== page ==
Even people who spend their days making complex business decisions are often stymied by their monthly phone bill. Fees, taxes, and that fearsome beast, proration, have sent countless intelligent people running to customer-service numbers for clarity and hand-holding. But some AT&T customers have broken free of this cycle of dependency, thanks to what the company calls a video bill.
Instead of getting their monthly statement in an e-mailed PDF, customers click on a link and watch an animated, narrated, personalized presentation of what they owe that month. There are no dancing paper clips or other annoying characters, just a walk-through of the bill with a synthesized voice explaining charges and highlighting figures. “Our research had shown that our customers wanted a better understanding of their bills,” says Michael Armstrong, head of AT&T’s video-bill team.
The technology behind AT&T’s video bill comes from SundaySky, a company with offices in the U.S. and Israel that creates modular video templates. Its software inserts data from customer files into those templates to personalize each video bill. SundaySky-powered videos are created on demand, which means they don’t exist until a customer clicks on a link to watch one. “Our software makes a call to AT&T’s data center to get the customer information, then the software makes decisions about what kind of video you need to see,” says SundaySky President Jim Dicso. Videos are created only when needed, so the technology is easily scalable, says Dicso. “We’re not storing millions of videos, and because the video is generated in real time, it’s always up-to-date.”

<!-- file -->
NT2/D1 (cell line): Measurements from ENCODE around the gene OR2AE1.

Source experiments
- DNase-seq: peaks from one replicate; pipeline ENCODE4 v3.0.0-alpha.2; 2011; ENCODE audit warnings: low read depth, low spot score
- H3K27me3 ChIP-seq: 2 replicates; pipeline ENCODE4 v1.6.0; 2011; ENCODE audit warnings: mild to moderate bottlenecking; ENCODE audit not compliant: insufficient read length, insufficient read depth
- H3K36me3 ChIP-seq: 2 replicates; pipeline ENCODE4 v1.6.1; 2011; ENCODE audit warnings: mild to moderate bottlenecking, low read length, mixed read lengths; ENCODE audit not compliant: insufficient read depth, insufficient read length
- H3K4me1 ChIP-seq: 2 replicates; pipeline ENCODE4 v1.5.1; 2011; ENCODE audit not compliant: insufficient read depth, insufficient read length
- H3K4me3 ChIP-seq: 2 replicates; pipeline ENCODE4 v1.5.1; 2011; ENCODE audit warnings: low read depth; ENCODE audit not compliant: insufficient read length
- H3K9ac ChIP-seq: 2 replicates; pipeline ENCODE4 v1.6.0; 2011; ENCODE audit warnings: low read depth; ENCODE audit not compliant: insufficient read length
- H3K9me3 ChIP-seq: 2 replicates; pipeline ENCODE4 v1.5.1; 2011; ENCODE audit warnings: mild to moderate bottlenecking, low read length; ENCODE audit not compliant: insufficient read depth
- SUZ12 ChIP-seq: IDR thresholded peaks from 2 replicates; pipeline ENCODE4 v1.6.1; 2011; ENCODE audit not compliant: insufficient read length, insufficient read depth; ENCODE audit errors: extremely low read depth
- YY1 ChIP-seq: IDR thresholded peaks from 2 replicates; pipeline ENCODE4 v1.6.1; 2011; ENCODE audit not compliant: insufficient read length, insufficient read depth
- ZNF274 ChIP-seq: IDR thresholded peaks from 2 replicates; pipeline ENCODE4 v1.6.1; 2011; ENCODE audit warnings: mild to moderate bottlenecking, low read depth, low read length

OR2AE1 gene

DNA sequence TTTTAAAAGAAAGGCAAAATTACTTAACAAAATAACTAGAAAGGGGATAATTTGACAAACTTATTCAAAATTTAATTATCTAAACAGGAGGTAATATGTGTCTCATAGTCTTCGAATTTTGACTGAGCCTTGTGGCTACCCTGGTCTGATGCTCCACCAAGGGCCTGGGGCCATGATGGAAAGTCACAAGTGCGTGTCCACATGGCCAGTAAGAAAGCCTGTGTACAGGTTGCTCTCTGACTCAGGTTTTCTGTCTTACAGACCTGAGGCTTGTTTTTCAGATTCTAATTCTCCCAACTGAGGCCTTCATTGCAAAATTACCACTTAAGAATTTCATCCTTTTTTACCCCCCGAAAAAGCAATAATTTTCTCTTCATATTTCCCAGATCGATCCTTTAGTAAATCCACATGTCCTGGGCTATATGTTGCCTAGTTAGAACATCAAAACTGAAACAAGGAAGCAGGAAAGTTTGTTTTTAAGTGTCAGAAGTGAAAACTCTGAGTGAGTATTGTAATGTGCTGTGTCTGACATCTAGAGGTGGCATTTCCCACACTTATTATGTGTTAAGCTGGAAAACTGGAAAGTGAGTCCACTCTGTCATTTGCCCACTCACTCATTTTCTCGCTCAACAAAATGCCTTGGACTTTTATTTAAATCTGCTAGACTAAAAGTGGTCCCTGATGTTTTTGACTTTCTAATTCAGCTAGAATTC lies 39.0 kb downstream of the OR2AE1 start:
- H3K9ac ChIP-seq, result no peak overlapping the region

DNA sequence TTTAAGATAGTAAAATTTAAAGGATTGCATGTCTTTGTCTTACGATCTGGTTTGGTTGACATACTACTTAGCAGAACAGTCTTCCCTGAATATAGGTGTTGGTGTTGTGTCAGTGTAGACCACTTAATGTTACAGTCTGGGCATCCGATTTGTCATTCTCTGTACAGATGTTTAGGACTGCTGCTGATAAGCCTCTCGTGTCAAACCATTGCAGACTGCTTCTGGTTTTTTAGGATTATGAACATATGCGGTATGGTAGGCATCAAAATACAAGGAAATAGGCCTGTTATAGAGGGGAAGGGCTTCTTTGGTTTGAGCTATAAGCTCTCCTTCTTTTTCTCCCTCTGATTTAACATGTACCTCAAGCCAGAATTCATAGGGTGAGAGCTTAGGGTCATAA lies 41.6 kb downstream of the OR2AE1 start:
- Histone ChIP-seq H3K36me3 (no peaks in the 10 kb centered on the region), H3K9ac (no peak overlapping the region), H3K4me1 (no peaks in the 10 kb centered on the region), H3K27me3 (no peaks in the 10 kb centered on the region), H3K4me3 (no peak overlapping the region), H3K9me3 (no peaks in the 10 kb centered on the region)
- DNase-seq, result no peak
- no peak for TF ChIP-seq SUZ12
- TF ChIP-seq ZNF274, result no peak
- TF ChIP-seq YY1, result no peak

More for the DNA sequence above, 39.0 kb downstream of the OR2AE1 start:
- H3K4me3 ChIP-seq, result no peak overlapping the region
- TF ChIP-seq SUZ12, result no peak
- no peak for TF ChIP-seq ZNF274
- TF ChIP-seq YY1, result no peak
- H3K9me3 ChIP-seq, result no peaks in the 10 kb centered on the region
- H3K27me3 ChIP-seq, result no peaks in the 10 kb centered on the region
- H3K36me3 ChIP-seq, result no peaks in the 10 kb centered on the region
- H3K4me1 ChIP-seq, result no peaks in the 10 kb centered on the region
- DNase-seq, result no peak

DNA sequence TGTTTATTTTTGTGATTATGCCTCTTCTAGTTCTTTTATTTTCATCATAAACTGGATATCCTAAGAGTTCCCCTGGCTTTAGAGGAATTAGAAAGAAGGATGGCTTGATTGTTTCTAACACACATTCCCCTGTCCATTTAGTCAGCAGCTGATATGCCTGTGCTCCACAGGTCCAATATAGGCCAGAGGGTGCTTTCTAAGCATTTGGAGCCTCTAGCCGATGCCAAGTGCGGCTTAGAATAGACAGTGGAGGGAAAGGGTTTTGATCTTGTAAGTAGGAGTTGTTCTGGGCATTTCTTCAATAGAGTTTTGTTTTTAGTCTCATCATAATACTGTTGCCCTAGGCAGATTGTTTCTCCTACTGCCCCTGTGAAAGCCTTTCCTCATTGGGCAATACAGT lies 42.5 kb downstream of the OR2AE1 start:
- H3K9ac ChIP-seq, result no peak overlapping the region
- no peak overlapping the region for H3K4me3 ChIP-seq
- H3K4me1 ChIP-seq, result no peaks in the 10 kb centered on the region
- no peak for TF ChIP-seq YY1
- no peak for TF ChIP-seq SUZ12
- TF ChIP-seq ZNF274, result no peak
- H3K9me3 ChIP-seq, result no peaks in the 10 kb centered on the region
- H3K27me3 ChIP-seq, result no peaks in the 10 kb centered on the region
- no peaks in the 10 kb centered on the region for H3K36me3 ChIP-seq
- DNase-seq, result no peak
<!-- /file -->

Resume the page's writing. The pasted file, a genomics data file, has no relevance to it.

While most viewers close online videos less than halfway through, Dicso says, AT&T customers are watching about 80 percent of their bill videos. AT&T started showing them to a small group of its U-verse broadband customers more than a year ago and has since expanded them to all customers of U-verse and AT&T Wireless. The company says fewer calls are being placed to its customer-service line, which helps cut costs. “We’ve seen an impact,” says Armstrong, though he declined to cite figures. SundaySky’s other corporate clients include Time Warner Cable, Lenovo Group, and furniture retailer West Elm.
The most likely recipients of AT&T’s video bills are new customers, who are often confused by the first statement they receive. They make up a large portion of billing-department calls and are most likely to switch carriers, Dicso says. The video bill does much of the explaining that a caller to customer service would get, likely after waiting on hold and getting more aggravated. “By proactively addressing bill shock, there’s a chance to stabilize the customer relationship,” Dicso says.
That said, some consumers may view the video bill as yet another obstacle to speaking with a living, breathing person. Like the cheery automated agents that have become a call center’s first line of defense on the Web, the video bill takes the battle to the customer’s in-box. And a satisfactory viewing experience depends on a steady and reasonably robust Internet connection. “If the bandwidth becomes a challenge, then poor customer experiences could occur,” Gartner Research analyst Johan Jacobs wrote in a recent report.
Still, what makes the video bill effective is that it sits in the darkest portion of a Venn diagram of different explanatory techniques. Pure text lacks the visual efficiency of a chart or table, but charts and tables can lack the exposition of text. You can call someone on the phone, but then you lack the visual and textual information. And, Armstrong points out, “there are plenty of how-to videos on the Internet, but none of them greet you by name.”